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Cynthia A. Challener, PhD, is a contributing editor to BioPharm International.
Advances in adventitious agent detection methodology are bringing benefits, but more work needs to be done.
The raw materials used in the manufacture of biologic drugs come from different sources: animals (although use of such materials is decreasing), plants, and-more frequently-chemically derived ingredients. As a result, it is not possible to know all of the possible viral contaminants that may be present. The biopharmaceutical industry has consequently taken extensive measures to prevent contamination and continues to develop advanced analytical methods to detect both known and unknown viruses. Traditional cell-based assays are broad-based and generally effective, but do suffer limitations, such as lengthy test times. Rapid nucleic acid-based techniques have been developed as alternatives, but they often only target specific viral agents. The methods under investigation today enable the identification of multiple viruses, but issues must be addressed before they can be fully adopted by industry.
Technology advances drive interest in new methods
Adventitious agents are microbial contaminants that are introduced inadvertently into a biopharmaceutical manufacturing process. Even if they are not harmful to patients, they are impurities and are undesired. Although current industry processes and analytical techniques have been effective in keeping biologic drugs safe from viral contamination, there has been significant scientific progress with respect to viral detection, and these advances are attracting the interest of the biopharmaceutical industry.
Several important steps have been taken by the industry to prevent contamination, including the movement away from animal-based to chemically derived materials, the use of well-characterized cell lines, and the implementation of risk-mitigation and control strategies for sourcing activities. The implementation of process steps that minimize the risk of viral infection, such as heat treatment and viral filtration, has also been highly effective.
In fact, it is important that these approaches be combined with extensive analytical testing, according to Ivar Kljavin, director of adventitious agent management with Genentech. “It is not possible to prove a negative result with analytical testing, and therefore, testing, while a critical part of an effective solution for viral contamination prevention, is not sufficient alone,” he asserts.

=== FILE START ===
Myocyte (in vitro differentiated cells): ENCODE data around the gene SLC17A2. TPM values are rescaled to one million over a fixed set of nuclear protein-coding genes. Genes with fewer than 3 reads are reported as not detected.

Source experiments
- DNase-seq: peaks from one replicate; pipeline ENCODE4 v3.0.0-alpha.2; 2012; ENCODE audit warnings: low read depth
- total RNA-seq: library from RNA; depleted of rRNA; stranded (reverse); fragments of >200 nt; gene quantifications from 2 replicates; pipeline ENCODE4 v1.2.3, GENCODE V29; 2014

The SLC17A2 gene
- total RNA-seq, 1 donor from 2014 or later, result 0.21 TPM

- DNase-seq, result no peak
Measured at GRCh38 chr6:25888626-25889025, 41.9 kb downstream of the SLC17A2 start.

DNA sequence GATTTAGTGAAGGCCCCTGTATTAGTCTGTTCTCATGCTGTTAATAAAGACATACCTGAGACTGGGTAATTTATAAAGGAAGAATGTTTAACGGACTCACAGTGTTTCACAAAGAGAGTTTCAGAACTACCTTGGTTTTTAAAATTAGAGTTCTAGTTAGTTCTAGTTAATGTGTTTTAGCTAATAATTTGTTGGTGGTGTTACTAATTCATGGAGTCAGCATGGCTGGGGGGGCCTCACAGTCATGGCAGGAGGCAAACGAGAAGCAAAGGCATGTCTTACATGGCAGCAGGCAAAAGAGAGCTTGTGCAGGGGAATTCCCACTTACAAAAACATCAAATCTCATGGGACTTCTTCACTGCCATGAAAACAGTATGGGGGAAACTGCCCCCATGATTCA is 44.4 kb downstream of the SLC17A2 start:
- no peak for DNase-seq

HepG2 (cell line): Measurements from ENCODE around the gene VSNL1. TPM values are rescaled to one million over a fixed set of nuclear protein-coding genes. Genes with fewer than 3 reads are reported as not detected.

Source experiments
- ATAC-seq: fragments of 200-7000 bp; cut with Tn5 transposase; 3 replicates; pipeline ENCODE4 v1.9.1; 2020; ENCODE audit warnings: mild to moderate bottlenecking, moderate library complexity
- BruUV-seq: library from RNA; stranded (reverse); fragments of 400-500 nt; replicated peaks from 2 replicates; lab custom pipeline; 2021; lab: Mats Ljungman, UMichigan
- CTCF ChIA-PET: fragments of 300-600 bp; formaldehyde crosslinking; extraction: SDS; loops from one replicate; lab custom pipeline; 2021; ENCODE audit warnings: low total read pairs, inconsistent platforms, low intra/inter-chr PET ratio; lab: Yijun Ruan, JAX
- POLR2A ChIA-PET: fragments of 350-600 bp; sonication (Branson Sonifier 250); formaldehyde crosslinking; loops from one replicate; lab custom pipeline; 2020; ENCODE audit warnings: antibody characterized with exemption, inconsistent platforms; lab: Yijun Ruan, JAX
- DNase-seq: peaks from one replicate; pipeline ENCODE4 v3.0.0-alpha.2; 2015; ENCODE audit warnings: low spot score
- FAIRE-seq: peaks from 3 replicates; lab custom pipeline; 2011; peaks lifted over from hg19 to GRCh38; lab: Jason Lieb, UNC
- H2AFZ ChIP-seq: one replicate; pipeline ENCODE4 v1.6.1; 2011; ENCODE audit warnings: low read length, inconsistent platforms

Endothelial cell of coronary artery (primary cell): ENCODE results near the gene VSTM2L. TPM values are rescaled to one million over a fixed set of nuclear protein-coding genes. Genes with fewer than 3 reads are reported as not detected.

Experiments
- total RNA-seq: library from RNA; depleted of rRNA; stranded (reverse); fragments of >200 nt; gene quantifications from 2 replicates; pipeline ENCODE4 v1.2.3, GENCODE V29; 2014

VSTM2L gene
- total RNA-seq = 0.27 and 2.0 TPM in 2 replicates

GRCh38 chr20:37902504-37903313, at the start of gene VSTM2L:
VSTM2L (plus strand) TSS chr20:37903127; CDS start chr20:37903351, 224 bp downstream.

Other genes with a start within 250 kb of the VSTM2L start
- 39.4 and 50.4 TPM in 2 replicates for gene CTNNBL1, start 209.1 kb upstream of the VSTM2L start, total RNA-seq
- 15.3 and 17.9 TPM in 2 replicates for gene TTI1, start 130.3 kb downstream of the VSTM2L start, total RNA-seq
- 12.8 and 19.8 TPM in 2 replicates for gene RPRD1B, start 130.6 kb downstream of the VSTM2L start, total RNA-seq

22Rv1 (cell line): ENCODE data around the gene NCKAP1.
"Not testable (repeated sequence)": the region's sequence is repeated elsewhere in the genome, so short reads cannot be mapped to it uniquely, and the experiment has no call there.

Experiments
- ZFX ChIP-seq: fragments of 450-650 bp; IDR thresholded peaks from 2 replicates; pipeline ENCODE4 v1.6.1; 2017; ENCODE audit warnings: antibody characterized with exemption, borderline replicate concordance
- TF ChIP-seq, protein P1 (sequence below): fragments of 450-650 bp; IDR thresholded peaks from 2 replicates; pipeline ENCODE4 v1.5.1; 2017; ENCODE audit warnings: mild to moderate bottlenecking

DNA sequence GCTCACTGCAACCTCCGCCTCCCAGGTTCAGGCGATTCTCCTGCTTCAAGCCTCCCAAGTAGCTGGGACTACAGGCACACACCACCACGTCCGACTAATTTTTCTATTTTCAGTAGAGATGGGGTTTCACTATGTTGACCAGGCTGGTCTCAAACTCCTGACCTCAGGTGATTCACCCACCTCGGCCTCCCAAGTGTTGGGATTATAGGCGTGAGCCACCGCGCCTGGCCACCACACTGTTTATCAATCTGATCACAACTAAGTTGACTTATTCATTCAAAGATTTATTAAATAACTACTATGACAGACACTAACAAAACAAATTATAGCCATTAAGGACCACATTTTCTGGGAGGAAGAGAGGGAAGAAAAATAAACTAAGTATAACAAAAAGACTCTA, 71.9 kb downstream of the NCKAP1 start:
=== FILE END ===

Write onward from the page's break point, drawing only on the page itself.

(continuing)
The conventional in vitro adventitious virus assay, which uses various indicator cell lines for detection of viruses, is sensitive and can potentially detect one infectious virus particle, but the virus must replicate in at least one of the indicator cell types and produce some type of detectable effect (visual for cytopathic effects and/or hemadsorption or hemagglutination for specific red blood cells). False negatives are possible if a virus replicates but does not cause a detectable effect or is present but does not replicate in the specific indicator cells. There is also some variability with cell-based assays, and these tests typically take 14–28 days, during which time contaminated materials may be sent downstream for further processing. The need to decontaminate a production facility can lead to significant disruption of the drug supply, a situation that is unacceptable, according to Kljavin.
Despite these limitations, when used in conjunction with other risk-mitigating steps like viral clearance validation, cell-based assays are effective. New, broader, more sensitive, and more rapid assays have been developed, however, that are attracting the interest of the biopharmaceutical industry.
State of the art